• I See You by Clare Mackintosh. Her second novel after her smashing first one I Let You Go. I was really looking forward to this thriller, because her first one hooked me from the first page and wouldn’t let go. I was somewhat disappointed in this one. It was slow to draw me in, and a lot of the characters annoyed me. But it did have a couple good twists at the very end.
  • The Second Mrs. Hockaday by Susan Rivers. I loved this novel about a wife accused of murdering her baby during the waning years of the Civil War in the South. Great story, many wonderful characters, and the language beautifully evokes this turbulent time period.
  • The Girl Before by JP Delaney. Really good thriller that takes place in a very unusual rental building with even more unusual rules.
  • The River at Night by Erica Ferencik. Another great adventure/thriller placed in the wilds of Northern Maine. I highly recommend this one.
  • I’m currently listening to Damaged by Lisa Scottoline. I didn’t realize it was part of a series involving a lawyer named Mary Dinunzio, but it seems like it can stand alone. In this story, Dinunzio takes on the case of a 10 year old boy whose sole guardian, his grandfather, comes to her saying his grandson ( who has dyslexia) is being bullied and abused at school in Philadelphia. The case gets more involved when the grandfather dies and the boy is accused of committing the crime and is declared dangerous. Dinunzio takes the boys side and fights to become his temporary guardian. I want to like this story, but I have to admit Mary Dinunzio is beginning to annoy me. She seems much too gullible and naive.
  • The Trespasser by Tana French. Loved this London-based murder mystery. Lots of twists and turns, and very good character development.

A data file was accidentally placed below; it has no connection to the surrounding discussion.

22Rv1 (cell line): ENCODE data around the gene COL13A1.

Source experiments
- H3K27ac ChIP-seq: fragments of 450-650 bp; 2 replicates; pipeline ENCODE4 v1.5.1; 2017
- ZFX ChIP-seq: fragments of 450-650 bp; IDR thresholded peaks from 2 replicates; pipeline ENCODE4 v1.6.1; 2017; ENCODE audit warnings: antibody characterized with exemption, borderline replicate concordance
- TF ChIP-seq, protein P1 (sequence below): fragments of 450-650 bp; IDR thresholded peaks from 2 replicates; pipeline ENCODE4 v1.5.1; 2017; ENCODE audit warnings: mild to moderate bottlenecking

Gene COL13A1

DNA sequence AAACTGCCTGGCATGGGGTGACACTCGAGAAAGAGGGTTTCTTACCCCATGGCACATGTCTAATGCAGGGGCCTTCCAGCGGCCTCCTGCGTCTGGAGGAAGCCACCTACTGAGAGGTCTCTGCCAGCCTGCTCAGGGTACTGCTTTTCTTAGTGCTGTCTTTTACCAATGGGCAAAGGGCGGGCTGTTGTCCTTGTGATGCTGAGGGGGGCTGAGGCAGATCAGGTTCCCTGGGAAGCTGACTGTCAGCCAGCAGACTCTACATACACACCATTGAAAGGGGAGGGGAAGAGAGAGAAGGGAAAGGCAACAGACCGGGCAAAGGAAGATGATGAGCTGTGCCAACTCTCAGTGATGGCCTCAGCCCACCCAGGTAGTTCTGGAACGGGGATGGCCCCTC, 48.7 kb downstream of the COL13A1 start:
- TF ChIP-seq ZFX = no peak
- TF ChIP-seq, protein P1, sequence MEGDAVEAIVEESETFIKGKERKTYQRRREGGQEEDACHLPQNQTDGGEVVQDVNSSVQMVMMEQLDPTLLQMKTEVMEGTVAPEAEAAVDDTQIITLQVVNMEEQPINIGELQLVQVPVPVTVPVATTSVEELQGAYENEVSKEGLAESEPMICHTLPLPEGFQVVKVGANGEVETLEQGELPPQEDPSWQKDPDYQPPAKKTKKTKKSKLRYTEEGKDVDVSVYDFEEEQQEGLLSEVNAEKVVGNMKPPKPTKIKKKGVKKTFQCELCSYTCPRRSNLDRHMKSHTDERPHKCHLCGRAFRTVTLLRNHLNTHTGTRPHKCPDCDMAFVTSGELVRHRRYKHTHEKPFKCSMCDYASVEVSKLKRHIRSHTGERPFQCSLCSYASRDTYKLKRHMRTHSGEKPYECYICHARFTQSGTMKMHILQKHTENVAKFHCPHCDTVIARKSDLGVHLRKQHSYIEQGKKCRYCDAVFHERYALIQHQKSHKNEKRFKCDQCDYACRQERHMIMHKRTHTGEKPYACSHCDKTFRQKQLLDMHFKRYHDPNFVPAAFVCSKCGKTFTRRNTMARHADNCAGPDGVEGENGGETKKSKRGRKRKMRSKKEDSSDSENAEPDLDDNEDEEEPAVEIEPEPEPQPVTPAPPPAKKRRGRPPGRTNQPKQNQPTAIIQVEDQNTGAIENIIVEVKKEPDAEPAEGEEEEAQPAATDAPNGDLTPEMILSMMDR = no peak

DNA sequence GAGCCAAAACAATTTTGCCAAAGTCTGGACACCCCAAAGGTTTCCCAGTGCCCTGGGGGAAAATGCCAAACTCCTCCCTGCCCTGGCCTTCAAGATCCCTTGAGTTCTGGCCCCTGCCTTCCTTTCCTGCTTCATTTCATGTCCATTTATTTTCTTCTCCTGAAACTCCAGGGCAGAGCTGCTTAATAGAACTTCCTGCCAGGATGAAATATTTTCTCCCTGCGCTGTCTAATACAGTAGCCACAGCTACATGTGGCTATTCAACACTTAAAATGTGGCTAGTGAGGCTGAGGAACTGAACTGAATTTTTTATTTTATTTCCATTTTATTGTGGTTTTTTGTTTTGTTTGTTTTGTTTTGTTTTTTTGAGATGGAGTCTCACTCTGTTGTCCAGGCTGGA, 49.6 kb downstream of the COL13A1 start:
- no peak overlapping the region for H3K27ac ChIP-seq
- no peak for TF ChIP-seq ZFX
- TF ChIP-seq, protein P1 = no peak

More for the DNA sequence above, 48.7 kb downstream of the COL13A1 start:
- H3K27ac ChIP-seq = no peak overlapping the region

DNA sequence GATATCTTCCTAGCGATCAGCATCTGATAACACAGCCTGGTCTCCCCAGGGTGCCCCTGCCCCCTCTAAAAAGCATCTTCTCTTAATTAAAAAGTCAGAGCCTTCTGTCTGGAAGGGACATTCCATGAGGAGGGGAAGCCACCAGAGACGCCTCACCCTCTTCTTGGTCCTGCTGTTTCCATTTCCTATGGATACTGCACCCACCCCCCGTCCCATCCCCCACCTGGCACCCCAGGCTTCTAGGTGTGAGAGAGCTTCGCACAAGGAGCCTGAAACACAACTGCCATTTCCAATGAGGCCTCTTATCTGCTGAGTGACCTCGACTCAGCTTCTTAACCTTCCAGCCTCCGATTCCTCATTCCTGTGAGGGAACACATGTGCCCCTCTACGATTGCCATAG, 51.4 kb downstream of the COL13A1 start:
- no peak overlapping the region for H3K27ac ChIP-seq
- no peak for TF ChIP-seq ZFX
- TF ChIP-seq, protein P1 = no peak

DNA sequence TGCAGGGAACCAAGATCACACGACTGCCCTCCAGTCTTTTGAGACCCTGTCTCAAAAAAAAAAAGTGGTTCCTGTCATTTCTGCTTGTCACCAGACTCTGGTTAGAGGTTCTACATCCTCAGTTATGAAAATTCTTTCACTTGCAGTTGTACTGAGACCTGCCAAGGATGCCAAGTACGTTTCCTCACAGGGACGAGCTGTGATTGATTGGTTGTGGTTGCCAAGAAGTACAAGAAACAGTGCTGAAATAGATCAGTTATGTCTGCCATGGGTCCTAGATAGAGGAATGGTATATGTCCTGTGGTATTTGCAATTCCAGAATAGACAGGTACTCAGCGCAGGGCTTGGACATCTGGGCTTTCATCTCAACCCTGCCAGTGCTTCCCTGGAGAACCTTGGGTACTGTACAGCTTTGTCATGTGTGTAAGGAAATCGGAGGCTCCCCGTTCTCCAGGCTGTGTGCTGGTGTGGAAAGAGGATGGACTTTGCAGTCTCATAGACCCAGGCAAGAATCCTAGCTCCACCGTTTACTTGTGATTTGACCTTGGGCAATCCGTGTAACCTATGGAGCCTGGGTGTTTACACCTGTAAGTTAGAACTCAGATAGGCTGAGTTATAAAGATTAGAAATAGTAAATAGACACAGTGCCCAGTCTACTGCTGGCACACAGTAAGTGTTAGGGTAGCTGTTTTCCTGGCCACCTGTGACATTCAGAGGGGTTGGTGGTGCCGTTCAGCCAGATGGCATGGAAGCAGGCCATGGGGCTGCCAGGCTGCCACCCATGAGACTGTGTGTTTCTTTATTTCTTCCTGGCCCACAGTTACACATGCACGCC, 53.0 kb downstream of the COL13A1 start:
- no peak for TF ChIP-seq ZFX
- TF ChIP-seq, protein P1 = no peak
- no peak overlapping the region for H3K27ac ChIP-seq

• I recently saw Arrival with Amy Adams. As others have mentioned, it’s a thinking person’s UFO story with a heart and soul. I really liked it although I didn’t completely understand the time jumps (very nonlinear). Perhaps that’s the point.) I’d love to discuss it with someone!!!

Pat A.:


  • All our Wrong Todays by Elan Mastai: This is one of those time travel stories in which the main character (Tom) goes back in time, makes one small change which ends up drastically changing the present. Think you’ve read or watched that premise one too many times? You haven’t. The twist here is that we are living in the altered timeline. The original timeline was a world full of flying cars, cleaner air, and more efficient productivity. Tom, though, was a man whose beloved mother was killed in a freak accident and who shared a distant relationship with his father. His (unintentional) change created a lot of problems for the world, but also exposed some of the problems in the original world. I devoured this book and read it fewer than two days. It was witty and sarcastic but also extremely emotional. I often laughed and cried at the same page. The book is a cautionary and hopeful look at the world where we reside. I would suggest this as a readalike for The Age of Miracles by Karen Thompson.
  • The Book of Joy: Last Happiness in a Changing World by His Holiness the Dalai Lama and Archbishop Desmond Tutu with Douglas Abrams: This lovely little book was written under the backdrop of Desmond Tutu traveling to Dharamshala, India to celebrate the Dalai Lama’s 80th birthday. Their wisdom, love, and amazing senses of humor come through so much in this volume. I wanted to hug the book when I was finished with it.
  • Moana: The latest Disney movie is a lot of fun. Moana is the future chief of a South Pacific Island about 2,000 years ago who sets off to find the demi-god Maui to return the heart of Te-Fiti in order to ensure her people’s survival. Newcomer (and 16 year old) Auli’i Cravalho does an amazing job as the title character. Her stint on the Oscars in which she still continued performing without even pausing after getting hit on the head by accident, proves that she is the consummate professional!

Stephanie: The Sign Will Say Weehawken by Charles Vallely: I rarely read poetry. Maybe a glance at the new Billy Collins or a recent compilation of Emily Dickinson’s, but this book really took hold of me. From the minute I opened it up, I was entranced by the imagery and emotions that spilled out of the page and into my heart. Even the title has made a vivid and lasting imprint on my mind. The author alas, has passed and this will be his final work. Please pick up this book. It is a national treasure.